I realize that 1997 was a different time, but it can't hurt to check out this option. Also, there were several people in my class with considerable work experience and the teacher himself was probably in his 40s.
Anyway, I hadn't seen this option mentioned and thought I would throw it out there. Good luck!


Hi.
Craig SullivanI
Greenhorn

Joined: Feb 28, 2003
Posts: 3
Almost forgot: I, too, recommend not getting stuck on Java. If I had Unix C++ experience, I would try to leverage that by moving over to MS Visual C++ or C#. We all know that MS is evil, but if you wear garlic on a string around your neck while you are programming, you will have a chance at saving your immortal soul
Seriously though, the MS IDE is much better than anything I've seen for Java. VisualAge absolutely blows compared to the MS Visual C++ IDE. Also, if you end up going with Java, you will probably have to program some JSPs which will mean you have to deal with all the damn HTML that goes with it. If you can find a job programming in MS Visual C++, you may be developing an internally deployed program that is only deployed on PCs, and you then just use the Visual C++ libraries to create the front-end. You won't have to mess with HTML that way.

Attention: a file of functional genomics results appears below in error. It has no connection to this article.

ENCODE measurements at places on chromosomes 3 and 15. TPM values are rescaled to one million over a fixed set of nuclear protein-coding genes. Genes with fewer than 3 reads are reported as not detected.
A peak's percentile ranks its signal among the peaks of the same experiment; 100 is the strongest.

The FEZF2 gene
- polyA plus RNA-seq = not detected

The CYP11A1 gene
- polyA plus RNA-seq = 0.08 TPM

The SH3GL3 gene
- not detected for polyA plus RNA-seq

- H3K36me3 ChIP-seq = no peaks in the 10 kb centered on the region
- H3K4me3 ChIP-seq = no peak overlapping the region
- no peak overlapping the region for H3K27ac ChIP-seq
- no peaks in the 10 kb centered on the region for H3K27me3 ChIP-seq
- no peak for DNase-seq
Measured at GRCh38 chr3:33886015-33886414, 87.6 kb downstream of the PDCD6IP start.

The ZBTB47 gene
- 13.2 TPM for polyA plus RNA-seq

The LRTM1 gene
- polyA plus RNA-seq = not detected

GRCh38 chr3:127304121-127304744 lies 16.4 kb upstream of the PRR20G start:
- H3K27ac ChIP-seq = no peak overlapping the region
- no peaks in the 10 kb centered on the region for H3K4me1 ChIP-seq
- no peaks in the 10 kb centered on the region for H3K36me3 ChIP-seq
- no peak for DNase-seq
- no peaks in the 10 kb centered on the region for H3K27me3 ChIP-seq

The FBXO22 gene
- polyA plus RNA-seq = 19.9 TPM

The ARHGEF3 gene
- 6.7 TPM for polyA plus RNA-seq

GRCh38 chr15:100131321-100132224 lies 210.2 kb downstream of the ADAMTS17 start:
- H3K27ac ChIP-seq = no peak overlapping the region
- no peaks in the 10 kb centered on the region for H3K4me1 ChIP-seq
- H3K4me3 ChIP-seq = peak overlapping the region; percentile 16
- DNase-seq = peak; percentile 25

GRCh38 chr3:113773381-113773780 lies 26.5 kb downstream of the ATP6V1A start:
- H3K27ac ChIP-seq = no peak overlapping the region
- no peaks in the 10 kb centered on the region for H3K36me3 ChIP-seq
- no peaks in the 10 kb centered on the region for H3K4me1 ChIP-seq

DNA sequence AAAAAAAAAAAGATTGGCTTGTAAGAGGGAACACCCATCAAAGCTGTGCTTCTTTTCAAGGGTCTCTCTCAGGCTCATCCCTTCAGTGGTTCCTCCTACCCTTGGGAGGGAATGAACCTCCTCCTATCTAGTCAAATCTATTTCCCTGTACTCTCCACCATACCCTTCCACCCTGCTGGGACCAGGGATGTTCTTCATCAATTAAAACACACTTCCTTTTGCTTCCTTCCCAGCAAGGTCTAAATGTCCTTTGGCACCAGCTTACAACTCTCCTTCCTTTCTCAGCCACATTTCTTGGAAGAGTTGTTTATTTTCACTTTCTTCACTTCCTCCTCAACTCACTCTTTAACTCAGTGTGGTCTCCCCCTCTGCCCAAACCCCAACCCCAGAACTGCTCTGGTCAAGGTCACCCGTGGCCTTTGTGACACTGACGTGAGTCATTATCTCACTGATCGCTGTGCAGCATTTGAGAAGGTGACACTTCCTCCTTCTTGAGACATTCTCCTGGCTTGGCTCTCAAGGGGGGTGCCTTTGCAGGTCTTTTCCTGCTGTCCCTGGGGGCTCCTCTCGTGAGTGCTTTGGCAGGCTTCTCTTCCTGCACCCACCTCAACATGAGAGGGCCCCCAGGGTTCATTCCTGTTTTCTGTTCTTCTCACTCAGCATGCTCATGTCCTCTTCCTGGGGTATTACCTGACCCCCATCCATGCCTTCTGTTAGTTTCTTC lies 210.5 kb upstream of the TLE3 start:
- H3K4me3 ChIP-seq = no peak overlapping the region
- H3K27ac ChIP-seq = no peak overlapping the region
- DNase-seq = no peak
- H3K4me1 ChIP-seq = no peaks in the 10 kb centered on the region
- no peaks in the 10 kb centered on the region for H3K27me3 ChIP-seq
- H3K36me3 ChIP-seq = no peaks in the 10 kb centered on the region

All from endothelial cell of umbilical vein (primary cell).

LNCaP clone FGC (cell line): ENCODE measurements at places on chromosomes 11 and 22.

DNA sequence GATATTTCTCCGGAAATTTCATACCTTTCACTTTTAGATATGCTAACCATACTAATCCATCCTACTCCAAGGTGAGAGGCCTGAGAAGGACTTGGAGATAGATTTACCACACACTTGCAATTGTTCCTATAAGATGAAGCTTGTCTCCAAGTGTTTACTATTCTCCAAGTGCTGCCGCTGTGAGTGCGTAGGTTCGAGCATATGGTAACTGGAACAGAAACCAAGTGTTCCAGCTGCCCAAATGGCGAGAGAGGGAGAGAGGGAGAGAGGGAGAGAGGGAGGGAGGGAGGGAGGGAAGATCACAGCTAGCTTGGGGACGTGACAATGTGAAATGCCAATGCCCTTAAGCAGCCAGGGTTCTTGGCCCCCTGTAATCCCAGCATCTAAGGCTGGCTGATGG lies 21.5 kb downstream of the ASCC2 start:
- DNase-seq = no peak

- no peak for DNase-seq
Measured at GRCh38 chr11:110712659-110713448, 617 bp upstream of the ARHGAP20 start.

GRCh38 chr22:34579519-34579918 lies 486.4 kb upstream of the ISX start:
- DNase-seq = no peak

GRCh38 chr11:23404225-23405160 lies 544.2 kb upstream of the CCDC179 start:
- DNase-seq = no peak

Anyhoo, keep your options open and don't take any crap from those young punks out there.
Mark Herschberg
Sheriff

Joined: Dec 04, 2000
Posts: 6037
Originally posted by Craig SullivanI:
Also, if you end up going with Java, you will probably have to program some JSPs which will mean you have to deal with all the damn HTML that goes with it.